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We propose an imperative version of the Rewriting Calculus, a calculus based on pattern matching, pattern abstraction and side effects, which we call iRho. We formulate both a static and bigstep callbyvalue operational semantics of iRho. The operational semantics is deterministic, and immediately suggests how an interpreter for the calculus may be built. The static semantics is given using a firstorder type system based on a form of product types, which can be assigned to termlike structures (that is, records). The calculus is à la Church, that is, pattern abstractions are decorated with the types of the free variables of the pattern. iRho is a good candidate for the core of a patternmatching imperative language, where a (monomorphic) typed store can be safely manipulated and where fixed points are built into the language itself. Properties such as determinism of the interpreter and subjectreduction have been completely checked using a machineassisted approach with the Coq proof assistant. Progress and decidability of type checking are proved using pen and paper.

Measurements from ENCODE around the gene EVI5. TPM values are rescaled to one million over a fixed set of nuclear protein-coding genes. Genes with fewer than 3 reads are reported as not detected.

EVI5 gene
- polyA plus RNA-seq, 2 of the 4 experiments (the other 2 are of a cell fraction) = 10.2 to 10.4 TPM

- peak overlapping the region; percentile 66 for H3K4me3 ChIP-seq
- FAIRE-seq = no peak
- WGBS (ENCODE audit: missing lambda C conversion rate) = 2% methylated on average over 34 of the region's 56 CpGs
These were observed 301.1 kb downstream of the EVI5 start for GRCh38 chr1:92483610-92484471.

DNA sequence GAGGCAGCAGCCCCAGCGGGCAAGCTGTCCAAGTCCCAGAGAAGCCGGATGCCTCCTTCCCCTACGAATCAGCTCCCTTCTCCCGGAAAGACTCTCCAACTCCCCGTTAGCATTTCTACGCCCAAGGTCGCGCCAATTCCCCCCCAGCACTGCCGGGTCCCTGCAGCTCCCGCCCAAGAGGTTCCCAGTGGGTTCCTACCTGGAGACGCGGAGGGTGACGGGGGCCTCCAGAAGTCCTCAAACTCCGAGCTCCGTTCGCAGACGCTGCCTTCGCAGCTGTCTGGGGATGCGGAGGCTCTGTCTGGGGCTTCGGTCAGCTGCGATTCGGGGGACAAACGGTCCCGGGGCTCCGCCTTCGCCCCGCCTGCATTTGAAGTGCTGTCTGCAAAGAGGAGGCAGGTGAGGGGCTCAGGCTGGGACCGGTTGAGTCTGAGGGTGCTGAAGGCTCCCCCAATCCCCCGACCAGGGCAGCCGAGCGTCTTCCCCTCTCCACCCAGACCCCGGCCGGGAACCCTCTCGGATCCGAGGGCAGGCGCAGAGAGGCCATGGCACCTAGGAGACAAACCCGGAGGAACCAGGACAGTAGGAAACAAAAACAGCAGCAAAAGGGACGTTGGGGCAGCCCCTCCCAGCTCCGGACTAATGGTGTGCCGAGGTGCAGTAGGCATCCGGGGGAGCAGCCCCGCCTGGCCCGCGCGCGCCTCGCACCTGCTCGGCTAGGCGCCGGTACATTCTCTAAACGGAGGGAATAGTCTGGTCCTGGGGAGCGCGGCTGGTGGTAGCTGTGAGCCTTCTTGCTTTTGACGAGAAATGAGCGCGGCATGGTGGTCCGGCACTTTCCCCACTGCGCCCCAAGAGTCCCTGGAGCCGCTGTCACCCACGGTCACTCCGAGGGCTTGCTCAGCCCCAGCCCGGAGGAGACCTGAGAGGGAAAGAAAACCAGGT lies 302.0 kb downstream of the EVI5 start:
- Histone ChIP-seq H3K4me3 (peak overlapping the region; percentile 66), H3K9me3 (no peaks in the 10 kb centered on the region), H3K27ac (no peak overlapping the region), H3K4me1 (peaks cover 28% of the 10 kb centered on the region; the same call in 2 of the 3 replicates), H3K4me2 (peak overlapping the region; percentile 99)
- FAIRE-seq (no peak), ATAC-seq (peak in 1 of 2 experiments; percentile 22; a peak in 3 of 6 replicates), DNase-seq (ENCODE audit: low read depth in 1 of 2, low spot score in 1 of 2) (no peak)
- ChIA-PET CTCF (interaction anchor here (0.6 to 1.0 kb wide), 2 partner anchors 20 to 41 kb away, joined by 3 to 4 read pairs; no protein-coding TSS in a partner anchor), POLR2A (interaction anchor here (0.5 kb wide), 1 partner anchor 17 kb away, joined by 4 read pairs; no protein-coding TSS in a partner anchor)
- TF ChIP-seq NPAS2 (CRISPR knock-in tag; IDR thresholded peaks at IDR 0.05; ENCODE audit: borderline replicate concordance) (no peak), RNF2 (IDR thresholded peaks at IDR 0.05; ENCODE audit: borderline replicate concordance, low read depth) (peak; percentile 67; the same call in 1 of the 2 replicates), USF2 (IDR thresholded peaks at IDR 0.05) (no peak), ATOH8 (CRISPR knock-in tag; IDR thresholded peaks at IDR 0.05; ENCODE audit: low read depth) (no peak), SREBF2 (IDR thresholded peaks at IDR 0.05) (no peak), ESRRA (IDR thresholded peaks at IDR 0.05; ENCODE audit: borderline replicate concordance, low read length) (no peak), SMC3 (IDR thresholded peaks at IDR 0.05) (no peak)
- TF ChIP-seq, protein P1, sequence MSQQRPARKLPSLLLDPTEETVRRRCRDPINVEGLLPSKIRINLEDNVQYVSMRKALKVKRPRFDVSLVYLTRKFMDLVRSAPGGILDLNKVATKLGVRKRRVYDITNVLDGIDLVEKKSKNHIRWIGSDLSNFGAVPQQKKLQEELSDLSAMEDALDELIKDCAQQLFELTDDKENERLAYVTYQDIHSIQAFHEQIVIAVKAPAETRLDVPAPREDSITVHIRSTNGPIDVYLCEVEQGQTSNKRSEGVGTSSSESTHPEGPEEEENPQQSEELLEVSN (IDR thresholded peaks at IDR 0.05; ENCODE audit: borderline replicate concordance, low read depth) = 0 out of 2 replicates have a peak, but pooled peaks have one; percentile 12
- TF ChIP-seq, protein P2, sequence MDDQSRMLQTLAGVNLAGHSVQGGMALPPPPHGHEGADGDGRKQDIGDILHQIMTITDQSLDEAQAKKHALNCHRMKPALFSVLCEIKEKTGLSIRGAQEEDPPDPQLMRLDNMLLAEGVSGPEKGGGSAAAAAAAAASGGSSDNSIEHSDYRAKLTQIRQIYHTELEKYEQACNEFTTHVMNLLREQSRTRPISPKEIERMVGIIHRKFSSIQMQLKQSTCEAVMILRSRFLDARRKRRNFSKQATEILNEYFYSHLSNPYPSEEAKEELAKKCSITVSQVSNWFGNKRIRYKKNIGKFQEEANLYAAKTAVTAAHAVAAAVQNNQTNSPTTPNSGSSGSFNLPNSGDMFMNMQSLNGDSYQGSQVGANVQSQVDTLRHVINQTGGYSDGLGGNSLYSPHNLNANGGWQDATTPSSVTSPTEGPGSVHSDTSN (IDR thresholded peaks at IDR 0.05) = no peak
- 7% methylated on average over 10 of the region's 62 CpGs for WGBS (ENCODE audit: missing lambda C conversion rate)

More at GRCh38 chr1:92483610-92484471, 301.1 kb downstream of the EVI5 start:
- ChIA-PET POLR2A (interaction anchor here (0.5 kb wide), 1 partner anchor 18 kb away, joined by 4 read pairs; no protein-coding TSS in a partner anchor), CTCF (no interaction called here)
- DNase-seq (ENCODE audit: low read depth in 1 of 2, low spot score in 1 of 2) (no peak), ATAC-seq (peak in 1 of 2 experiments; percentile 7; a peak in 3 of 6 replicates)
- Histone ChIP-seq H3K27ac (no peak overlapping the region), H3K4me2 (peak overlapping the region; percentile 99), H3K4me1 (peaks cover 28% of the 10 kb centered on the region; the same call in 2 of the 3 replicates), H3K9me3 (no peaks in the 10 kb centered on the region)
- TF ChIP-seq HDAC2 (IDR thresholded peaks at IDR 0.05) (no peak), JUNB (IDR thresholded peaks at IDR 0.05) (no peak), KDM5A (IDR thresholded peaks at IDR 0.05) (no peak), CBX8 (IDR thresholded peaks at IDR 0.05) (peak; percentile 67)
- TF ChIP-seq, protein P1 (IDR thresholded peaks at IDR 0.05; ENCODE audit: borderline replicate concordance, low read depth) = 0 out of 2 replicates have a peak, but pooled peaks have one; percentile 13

U.U.D.M. Report 2008:42 Setoids and universes
"... Abstract. Setoids commonly take the place of sets when formalising mathematics inside type theory. In this note, the category of setoids is studied in type theory with as small universes as possible (and thus, the type theory as weak as possible). Particularly, we will consider epimorphisms and disj ..."
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Abstract. Setoids commonly take the place of sets when formalising mathematics inside type theory. In this note, the category of setoids is studied in type theory with as small universes as possible (and thus, the type theory as weak as possible). Particularly, we will consider epimorphisms and disjoint sums. It is shown that, given the minimal type universe, all epimorphisms are surjections, and disjoint sums exist. Further, without universes, there are countermodels for these statements, and if we use the Logical Framework formulation of type theory, these statements are provably nonderivable. 1.
Machine Assisted Proofs for Generic Semantics to Compiler Transformation Correctness Theorems
"... This thesis investigates the issues involved in the creation of a “general theory of operational semantics ” in LEGO, a typetheoretic theorem proving environment implementing a constructionist logic. Such a general theory permits the ability to manipulate and reason about operational semantics both ..."